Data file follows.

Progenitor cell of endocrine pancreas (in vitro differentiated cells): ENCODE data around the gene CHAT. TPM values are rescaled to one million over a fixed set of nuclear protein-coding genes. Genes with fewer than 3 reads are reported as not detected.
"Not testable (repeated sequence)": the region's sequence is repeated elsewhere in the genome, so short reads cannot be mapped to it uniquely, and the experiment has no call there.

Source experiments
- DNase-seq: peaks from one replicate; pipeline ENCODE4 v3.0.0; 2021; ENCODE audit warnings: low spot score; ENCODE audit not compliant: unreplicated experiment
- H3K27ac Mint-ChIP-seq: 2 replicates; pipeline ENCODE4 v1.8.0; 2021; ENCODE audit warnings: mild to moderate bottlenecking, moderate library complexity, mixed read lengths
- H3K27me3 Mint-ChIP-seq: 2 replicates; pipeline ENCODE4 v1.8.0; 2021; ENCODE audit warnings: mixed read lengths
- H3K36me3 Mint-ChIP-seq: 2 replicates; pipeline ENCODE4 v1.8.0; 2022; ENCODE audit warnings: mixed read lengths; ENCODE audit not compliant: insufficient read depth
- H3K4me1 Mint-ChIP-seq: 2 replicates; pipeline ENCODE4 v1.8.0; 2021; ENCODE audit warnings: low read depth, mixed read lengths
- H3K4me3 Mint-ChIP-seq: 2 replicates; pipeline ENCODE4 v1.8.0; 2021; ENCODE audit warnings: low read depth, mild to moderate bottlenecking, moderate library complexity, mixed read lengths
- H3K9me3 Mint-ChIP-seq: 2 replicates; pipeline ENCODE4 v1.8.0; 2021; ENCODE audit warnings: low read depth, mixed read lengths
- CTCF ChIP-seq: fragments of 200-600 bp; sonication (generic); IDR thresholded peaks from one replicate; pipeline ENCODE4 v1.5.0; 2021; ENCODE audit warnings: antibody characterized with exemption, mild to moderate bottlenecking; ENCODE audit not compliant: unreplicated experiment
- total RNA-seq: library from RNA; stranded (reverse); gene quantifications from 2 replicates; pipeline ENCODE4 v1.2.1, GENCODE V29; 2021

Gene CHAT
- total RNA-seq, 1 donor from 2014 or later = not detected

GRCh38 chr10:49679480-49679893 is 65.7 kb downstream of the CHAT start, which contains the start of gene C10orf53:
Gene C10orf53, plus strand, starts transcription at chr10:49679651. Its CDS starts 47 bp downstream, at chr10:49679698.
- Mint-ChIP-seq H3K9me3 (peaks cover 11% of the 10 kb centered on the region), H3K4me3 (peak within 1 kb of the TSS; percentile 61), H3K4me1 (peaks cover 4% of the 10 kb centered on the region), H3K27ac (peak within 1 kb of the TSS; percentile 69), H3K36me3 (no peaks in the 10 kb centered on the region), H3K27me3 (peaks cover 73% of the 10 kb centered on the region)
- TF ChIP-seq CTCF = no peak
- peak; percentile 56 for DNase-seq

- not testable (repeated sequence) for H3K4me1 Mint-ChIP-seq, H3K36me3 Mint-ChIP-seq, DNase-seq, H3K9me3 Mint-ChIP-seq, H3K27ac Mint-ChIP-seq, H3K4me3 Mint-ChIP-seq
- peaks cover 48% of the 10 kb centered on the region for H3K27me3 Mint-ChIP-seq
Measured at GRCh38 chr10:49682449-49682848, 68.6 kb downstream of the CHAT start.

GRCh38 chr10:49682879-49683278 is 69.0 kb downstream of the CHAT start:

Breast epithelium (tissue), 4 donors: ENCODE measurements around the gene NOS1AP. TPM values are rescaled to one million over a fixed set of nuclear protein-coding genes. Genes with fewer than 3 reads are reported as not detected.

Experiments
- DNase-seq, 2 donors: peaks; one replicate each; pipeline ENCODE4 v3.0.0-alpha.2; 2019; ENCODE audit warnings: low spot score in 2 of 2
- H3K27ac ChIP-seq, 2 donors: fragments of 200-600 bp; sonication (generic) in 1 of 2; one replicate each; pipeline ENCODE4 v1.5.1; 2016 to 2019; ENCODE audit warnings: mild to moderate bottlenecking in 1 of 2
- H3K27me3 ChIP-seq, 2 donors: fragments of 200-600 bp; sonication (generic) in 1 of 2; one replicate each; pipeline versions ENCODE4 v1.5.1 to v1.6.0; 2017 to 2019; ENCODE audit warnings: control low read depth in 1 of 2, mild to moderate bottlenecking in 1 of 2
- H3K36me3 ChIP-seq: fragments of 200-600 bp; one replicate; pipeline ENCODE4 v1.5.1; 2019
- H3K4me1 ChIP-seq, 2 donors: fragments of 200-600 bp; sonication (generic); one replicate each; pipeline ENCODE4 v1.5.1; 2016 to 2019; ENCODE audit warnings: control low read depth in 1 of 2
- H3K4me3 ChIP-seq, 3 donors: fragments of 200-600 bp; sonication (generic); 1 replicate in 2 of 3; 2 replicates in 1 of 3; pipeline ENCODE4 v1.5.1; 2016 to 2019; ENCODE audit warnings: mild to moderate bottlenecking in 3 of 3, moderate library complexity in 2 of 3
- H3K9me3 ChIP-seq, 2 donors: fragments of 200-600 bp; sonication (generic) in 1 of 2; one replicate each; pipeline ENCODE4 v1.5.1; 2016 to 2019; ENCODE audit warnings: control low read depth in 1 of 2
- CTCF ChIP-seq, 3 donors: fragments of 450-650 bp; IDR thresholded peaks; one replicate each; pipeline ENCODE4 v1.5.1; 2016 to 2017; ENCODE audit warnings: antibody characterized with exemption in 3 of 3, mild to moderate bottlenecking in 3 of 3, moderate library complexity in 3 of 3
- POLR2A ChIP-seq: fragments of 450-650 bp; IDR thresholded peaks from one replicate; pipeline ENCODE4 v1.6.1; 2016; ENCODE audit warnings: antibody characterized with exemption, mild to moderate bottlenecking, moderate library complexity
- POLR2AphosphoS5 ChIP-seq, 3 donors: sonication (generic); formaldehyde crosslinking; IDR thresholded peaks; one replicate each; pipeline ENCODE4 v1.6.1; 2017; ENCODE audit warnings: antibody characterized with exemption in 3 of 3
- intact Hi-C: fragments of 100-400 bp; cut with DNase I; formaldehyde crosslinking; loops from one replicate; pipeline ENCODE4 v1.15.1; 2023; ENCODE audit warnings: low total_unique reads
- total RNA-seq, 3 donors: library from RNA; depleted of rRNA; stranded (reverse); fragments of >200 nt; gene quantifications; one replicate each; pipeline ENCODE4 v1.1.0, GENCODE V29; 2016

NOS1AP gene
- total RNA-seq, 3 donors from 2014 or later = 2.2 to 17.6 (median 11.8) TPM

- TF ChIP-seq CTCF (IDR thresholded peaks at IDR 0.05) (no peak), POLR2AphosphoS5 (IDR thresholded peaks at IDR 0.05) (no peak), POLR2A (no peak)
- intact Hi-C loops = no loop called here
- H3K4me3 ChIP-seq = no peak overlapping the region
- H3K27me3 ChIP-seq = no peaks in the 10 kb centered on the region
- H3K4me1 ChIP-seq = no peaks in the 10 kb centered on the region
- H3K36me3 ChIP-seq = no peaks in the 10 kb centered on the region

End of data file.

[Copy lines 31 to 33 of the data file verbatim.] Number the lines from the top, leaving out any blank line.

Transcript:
- H3K4me3 ChIP-seq, 3 donors: fragments of 200-600 bp; sonication (generic); 1 replicate in 2 of 3; 2 replicates in 1 of 3; pipeline ENCODE4 v1.5.1; 2016 to 2019; ENCODE audit warnings: mild to moderate bottlenecking in 3 of 3, moderate library complexity in 2 of 3
- H3K9me3 ChIP-seq, 2 donors: fragments of 200-600 bp; sonication (generic) in 1 of 2; one replicate each; pipeline ENCODE4 v1.5.1; 2016 to 2019; ENCODE audit warnings: control low read depth in 1 of 2
- CTCF ChIP-seq, 3 donors: fragments of 450-650 bp; IDR thresholded peaks; one replicate each; pipeline ENCODE4 v1.5.1; 2016 to 2017; ENCODE audit warnings: antibody characterized with exemption in 3 of 3, mild to moderate bottlenecking in 3 of 3, moderate library complexity in 3 of 3